For thought-provoking contemporary art, head for Govett-Brewster Art Gallery, Queen and King streets (tel. 06/759-6060; www.govettbrewster.com). You'll find major works by world-renowned, Christchurch-born kinetic artist Len Lye (who spent most of his life in New York), accompanied by an ongoing program of changing exhibitions. They also have a small but excellent gift shop and a very good café. The gallery is open daily from 10am to 5pm. Entry is by donation.
The Taranaki Museum underwent massive renovations during 2001-02 and reopened in 2003 as Puke Ariki, 1 Ariki St. (tel. 06/759-6060; www.pukeariki.com). The impressive two-wing complex rises up in the heart of the city, a groundbreaking knowledge center that houses the full public library, the museum, and the visitor information center. An air bridge connects the two wings. The museum showcases a major repository of Taranaki history, including many Maori treasures associated with the Taranaki tribes. "Treasures" is the name that encompasses all gallery spaces, each one focusing on different components of the Taranaki experience. Make sure you check out Taranaki Stories, which details the region's tumultuous Maori land wars, pioneer history, and current Taranaki life. The complex has two cafes and a large grass park. The museum is open Monday through Friday from 9am to 6pm (Wed until 9pm), and Saturday, Sunday, and holidays from 9am to 5pm (closed Dec 25). Admission is free.
The TSB Bank Bowls New Zealand Museum, Dean Park, Brooklands Road (tel. 06/758-0284; email@example.com), has the well-deserved distinction of being the only lawn-bowling museum in the world - over 8,000 entries on lawn bowling's history. The museum is open by appointment only; call first.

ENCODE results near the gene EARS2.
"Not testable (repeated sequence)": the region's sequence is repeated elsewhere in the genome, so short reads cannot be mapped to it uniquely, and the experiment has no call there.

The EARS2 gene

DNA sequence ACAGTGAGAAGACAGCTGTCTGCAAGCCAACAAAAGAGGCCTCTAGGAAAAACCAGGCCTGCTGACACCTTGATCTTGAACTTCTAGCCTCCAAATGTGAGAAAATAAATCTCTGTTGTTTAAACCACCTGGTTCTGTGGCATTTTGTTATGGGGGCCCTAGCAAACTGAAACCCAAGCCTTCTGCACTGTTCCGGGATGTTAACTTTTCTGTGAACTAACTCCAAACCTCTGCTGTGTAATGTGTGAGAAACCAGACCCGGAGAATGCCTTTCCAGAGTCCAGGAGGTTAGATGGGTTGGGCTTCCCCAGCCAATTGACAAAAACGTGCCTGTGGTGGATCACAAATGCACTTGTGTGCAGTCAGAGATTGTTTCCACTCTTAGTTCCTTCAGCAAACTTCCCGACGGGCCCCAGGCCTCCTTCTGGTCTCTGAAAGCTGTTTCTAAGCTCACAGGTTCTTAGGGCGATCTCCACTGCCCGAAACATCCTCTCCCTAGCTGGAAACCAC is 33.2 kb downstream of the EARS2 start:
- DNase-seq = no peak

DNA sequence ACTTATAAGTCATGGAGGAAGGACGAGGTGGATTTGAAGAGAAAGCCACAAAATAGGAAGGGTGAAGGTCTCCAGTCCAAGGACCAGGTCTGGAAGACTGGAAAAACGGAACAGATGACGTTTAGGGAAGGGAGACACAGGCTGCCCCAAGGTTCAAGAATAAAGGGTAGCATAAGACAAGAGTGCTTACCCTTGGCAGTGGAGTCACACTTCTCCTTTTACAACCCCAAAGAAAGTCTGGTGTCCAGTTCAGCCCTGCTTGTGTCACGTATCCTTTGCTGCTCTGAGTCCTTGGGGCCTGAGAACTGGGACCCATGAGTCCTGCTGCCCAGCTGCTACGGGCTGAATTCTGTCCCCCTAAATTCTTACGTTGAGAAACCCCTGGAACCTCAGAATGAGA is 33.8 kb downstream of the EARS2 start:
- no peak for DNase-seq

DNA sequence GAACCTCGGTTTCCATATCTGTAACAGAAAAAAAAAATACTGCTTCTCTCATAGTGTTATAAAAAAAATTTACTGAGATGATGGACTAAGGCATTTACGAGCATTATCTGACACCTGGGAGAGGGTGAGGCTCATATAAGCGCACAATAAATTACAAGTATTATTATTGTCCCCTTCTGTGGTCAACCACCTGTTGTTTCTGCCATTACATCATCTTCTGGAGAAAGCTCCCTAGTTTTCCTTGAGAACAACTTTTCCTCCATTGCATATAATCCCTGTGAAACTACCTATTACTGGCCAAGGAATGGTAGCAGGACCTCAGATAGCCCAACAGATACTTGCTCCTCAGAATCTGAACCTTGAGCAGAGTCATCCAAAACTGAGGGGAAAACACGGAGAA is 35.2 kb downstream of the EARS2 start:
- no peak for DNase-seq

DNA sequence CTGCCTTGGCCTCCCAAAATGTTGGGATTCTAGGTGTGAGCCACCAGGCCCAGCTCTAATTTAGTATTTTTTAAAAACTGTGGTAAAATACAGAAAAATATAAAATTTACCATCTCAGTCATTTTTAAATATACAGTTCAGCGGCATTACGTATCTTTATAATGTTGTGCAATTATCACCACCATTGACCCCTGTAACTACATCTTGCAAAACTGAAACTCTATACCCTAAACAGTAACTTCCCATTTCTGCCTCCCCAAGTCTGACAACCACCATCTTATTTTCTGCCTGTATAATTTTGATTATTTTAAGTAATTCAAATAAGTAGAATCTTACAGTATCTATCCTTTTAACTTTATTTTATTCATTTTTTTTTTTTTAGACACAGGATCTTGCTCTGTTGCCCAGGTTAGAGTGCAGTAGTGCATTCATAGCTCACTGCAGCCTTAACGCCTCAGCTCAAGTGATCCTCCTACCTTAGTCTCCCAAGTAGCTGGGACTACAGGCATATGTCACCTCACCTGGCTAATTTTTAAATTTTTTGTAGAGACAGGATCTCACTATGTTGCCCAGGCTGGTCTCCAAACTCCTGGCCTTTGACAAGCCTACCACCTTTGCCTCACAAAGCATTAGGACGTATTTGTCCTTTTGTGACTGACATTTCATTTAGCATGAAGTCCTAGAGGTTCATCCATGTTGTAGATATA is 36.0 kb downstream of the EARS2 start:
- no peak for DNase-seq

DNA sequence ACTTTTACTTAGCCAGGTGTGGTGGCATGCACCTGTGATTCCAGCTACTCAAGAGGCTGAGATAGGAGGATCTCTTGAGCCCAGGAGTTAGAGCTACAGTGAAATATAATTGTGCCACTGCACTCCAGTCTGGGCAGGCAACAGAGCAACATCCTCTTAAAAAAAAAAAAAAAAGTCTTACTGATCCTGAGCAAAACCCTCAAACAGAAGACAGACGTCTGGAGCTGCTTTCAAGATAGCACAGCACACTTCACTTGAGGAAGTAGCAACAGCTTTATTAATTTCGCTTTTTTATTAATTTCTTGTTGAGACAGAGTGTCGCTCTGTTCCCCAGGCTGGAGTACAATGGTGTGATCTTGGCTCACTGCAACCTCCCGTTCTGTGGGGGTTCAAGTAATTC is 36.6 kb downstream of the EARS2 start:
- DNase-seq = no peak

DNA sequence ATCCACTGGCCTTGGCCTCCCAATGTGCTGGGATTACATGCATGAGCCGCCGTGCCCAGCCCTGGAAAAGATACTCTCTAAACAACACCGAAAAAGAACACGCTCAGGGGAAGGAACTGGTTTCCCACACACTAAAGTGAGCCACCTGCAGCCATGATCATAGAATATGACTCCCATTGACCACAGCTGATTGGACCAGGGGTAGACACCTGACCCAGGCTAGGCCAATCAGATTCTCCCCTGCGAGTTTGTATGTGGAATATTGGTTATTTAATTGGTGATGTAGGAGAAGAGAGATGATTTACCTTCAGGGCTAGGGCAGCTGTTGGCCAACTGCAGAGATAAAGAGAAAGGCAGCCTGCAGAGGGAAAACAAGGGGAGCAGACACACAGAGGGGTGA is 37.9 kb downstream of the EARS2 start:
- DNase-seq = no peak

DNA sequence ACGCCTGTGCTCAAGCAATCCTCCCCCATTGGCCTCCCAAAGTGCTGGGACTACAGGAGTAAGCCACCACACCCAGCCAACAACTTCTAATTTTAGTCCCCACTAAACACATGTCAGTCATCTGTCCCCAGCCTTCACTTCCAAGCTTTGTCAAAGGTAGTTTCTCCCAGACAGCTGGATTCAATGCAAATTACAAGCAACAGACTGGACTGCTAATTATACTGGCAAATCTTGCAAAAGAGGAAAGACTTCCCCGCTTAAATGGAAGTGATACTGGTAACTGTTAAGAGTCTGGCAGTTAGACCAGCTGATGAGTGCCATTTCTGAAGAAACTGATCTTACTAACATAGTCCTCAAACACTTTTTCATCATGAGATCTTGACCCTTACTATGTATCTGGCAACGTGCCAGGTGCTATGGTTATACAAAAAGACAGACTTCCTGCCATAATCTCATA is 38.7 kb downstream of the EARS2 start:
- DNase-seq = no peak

Three beautifully restored historic buildings you can visit are Richmond Cottage, Ariki Street; Te Henui Vicarage, 290 Courtenay St.; and the Gables Colonial Hospital, Brooklands Park Drive. The visitor center can supply details on their hours.
Outdoorsy types might like to cruise the Sugar Loaf Islands Marine Park, off the coast of New Plymouth. Chaddy's Charters, Ocean View Parade, Moturoa (tel. 06/758-9133; fax 06/759-9095; www.chaddyscharters.co.nz), will accommodate you on an English lifeboat. The 1-hour cruise takes you to the cluster of small islands, home to an astoundingly rich plant, bird, and wildlife population. The trip costs NZ$40 for adults, NZ$15 for kids ages 5 to 12. Fishing trips cost NZ$85 per person and require a minimum of six people.
And if you want to explore a quaint slice of rural life, pick up the detailed brochure and map from the visitor center and drive around the little knob of coast, formally State Highway 45, otherwise known as Surf Highway. As well as the premier surf spots, you'll find many small towns, access to Egmont National Park walking tracks, and more. The area has suddenly taken off, and a number of excellent new attractions have sprung up. Make sure you pick up the Oakura Arts Trail brochure from an information center, if you like to explore local arts and crafts.